Dear Editor,
The final sentence in Roger Williams’ letter to SN (‘Israel’s action in Gaza is not a war crime,’ January 19) exemplifies the central theme of his quarrel with those of us who described Israel’s intrusion into Gaza as a war crime, the glorification of the Israeli war machine.  Are there some other dimensions, or hidden ideological agenda, to Mr Williams’ support for Israel’s cruel and inhuman attack on Gaza?

While ranting on a few issues in our letter Williams is strangely silent on other matters we raised, above all the overwhelming condemnation of the assault on Gaza by thousands upon thousands of Jews inside and outside of Israel. We limit ourselves to just two.

The first, a letter in the Irish Times signed by eight women and men describing themselves as “people in Ireland who are Jewish or of Jewish descent” made the following denunciation of the action by Israel and appeal for support for Jewish people opposing it:
“We are appalled by Israel ’s slaughter in Gaza. We have seen people justifying this on the basis of Israel’s ‘security concerns’ and attacking supporters of peace for being anti-Jewish. In this climate we feel it important to assert that it is not anti-Semitic or anti-Jewish to oppose Israel’s action. Nor, however, can it be part of any progressive political vision to conflate what the Israeli state has done and is doing in Gaza as being supported by Jews worldwide. Throughout the world, Jews have opposed the invasion of Gaza. In Israel itself, tens of thousands protested this war; they have been attacked by police and right-wing mobs and many Israelis, predominantly non-Jewish but also Jewish, have been imprisoned. We ask people to support these Israelis.
As for Israel’s security concerns, two points need to be made. Firstly nothing, but nothing, justifies the massacre of innocent people. Secondly, peace will only come about through justice for the Palestinian people and through negotiations between Israel and elected Palestinian representatives. One does not need to be Jewish to know this. We ask people not to claim to speak for us when justifying Israel’s barbarity.”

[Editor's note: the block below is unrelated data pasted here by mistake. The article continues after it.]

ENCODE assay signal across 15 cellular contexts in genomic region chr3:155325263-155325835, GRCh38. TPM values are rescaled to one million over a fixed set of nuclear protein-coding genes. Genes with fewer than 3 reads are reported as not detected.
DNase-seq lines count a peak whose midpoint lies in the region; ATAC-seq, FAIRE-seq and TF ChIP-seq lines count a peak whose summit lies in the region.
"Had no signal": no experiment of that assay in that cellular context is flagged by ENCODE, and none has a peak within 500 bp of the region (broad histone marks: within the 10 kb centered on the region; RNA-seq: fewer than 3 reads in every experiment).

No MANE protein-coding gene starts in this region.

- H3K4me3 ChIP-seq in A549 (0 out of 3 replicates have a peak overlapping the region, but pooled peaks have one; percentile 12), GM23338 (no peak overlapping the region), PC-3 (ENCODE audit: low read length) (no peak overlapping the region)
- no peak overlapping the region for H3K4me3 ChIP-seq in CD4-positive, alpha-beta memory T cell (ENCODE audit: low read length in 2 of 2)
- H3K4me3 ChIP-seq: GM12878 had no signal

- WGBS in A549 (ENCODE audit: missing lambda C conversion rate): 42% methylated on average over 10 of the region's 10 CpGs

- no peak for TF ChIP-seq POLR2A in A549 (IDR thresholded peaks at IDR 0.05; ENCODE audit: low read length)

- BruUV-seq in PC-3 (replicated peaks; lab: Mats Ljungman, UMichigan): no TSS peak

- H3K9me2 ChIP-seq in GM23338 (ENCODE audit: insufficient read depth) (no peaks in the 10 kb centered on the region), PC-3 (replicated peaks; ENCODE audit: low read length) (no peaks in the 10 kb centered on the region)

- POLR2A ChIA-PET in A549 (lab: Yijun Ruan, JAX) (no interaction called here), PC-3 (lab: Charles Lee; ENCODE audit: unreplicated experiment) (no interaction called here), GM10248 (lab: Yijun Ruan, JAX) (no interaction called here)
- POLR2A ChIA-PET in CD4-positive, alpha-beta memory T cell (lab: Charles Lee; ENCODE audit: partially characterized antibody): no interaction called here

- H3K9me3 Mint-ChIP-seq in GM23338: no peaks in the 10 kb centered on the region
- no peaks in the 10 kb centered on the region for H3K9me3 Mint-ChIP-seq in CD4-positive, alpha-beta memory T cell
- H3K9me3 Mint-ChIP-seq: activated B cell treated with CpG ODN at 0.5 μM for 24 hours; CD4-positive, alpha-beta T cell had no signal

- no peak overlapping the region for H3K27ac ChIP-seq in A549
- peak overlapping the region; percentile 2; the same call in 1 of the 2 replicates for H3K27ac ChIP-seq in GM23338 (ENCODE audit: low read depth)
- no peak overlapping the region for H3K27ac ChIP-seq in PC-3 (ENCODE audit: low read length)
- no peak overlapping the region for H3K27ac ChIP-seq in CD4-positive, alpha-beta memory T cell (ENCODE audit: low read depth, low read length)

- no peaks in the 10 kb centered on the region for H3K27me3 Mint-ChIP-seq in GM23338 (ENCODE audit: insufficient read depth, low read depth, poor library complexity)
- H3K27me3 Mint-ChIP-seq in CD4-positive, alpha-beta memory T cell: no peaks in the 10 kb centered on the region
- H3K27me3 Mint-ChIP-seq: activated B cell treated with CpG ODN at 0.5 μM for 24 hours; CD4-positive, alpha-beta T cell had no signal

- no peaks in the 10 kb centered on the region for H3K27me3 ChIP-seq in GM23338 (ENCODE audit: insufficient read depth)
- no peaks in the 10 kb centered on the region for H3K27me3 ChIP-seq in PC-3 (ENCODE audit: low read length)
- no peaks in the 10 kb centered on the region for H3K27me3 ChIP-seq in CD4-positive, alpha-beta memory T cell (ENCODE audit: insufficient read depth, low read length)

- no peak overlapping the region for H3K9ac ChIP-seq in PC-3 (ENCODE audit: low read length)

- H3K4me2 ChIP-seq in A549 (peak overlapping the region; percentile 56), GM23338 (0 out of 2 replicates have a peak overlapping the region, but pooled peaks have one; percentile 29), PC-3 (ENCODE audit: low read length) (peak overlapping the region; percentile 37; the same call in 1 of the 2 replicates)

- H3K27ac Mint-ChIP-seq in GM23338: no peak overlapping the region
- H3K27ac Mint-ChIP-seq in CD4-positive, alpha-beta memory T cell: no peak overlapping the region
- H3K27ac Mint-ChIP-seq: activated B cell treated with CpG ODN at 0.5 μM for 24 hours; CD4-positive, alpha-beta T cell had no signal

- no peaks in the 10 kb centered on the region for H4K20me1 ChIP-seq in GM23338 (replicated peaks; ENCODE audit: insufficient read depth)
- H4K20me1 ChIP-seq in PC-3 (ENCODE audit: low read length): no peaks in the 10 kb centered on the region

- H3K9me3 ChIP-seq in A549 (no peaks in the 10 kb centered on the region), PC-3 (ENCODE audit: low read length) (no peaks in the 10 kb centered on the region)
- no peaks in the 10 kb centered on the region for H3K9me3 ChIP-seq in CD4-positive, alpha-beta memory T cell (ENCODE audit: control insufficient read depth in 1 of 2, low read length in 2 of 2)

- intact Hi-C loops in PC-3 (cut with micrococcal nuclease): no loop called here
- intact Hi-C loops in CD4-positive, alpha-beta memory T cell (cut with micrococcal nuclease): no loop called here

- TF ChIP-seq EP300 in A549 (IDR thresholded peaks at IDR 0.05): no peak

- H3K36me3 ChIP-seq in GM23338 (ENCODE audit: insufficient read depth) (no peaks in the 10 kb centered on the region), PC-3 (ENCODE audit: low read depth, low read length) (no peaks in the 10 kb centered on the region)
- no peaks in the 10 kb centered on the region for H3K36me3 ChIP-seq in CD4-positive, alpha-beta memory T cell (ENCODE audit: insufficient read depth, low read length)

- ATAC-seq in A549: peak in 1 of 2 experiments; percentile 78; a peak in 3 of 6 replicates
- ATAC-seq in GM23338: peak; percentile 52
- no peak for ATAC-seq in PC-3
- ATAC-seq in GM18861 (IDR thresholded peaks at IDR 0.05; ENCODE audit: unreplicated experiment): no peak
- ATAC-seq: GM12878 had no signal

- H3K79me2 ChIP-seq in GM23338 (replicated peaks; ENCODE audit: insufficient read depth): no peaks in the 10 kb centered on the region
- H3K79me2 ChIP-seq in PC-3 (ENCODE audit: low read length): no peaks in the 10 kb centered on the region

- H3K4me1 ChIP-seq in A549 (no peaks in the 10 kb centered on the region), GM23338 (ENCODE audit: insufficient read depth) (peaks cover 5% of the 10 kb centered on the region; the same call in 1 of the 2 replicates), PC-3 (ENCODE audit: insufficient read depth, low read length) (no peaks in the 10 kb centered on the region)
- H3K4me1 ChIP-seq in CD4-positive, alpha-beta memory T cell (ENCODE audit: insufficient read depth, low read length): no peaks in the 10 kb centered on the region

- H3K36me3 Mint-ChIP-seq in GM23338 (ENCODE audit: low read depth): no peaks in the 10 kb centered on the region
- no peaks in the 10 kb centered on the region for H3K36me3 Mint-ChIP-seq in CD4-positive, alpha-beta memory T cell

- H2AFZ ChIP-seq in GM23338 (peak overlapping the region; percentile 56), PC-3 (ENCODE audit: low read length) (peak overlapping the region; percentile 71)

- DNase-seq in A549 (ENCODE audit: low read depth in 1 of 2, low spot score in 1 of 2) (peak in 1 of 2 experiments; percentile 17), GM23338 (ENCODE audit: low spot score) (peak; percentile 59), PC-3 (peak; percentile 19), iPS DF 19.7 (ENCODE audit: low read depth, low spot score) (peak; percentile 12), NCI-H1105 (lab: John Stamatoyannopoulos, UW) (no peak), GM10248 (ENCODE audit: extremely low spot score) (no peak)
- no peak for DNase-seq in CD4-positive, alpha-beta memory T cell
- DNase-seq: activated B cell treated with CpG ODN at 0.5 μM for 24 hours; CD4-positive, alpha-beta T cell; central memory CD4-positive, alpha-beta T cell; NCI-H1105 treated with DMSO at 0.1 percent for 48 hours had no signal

The second, a statement by British parliamentarian Sir Gerald Kaufman, made a connection at once deeply personal and political:

“My parents came to Britain as refugees from Poland. Most of their families were subsequently murdered by the Nazis in the holocaust. My grandmother was ill in bed when the Nazis came to her home town of Staszow. A German soldier shot her dead in her bed.

“My grandmother did not die to provide cover for Israeli soldiers murdering Palestinian grandmothers in Gaza. The current Israeli Government ruthlessly and cynically exploit the continuing guilt among gentiles over the slaughter of Jews in the holocaust as justification for their murder of Palestinians. The implication is that Jewish lives are precious, but the lives of Palestinians do not count.”

We would urge Mr Williams to go outside the narrow corridors of Israeli propaganda and learn the real truth about the historical and contemporary relationship of the Israeli state to the people of Palestine. Israel forcibly expelled the Palestinians in 1948 and this ethnic cleansing has continued past several United Nations resolutions all the way to last week in Gaza.

The omission of a human rights dimension in Mr Williams’ response is particularly striking and at odds not just with the letter writers he critiques but with the United Nations and Amnesty International as well as the Jewish women and men, a few of whom we quote above, and the hundreds of thousands who have been demonstrating all over North America and Europe. His view that Hamas is hiding among women and children is a pathetically weak defence of the slaughter of women and children in Gaza. The majority of reports strongly indicate that the Israeli army committed crimes against surrendering citizens whose homes were free of Hamas fighters. We now learn that on the basis of international opinion and public pressure, the state is investigating “five cases” of atrocities committed by the army and the dropping of phosphorus on civilians, including the United Nations headquarters.  A BBC report stated:

“The move follows numerous allegations by rights groups and in media reports that the army fired phosphorus shells where they could harm civilians. The UN said its headquarters were hit by three such shells causing a fire destroying much of its aid supplies. White phosphorus is legal for making smokescreens on a battlefield. The Israeli army says all its weapons in the Gaza offensive were entirely legal, but until now has refused to specify which weapons it used.  White phosphorus sticks to human skin and will burn right through to the bone, causing death or leaving survivors with painful wounds which are slow to heal. Its ingestion or inhalation can also be fatal.”

If Mr Williams consider these voices as external and for that reason unhelpful, what does he say about Israel’s own Supreme Court’s interpretation that the intentional targeting of civilians such as cadets graduating from a Gazan police academy, is in conflict with current international law?

Israel cannot continue to defy world opinion on the basis of protection by big interests and a media blanket at least in the United States. The international outpouring of condemnation and the facts on the ground fully justify our claims that the Israeli army has committed war crimes in Gaza.
Yours faithfully,
Andaiye, David Hinds, Rupert
Roopnaraine, Karen de Souza, Wazir
Mohamed, Denis Canterbury, Alissa
Trotz, Nigel Westmaas, Eusi Kwayana,
Chris Ram, Abbyssinian Carto, Moses
Bhagwan

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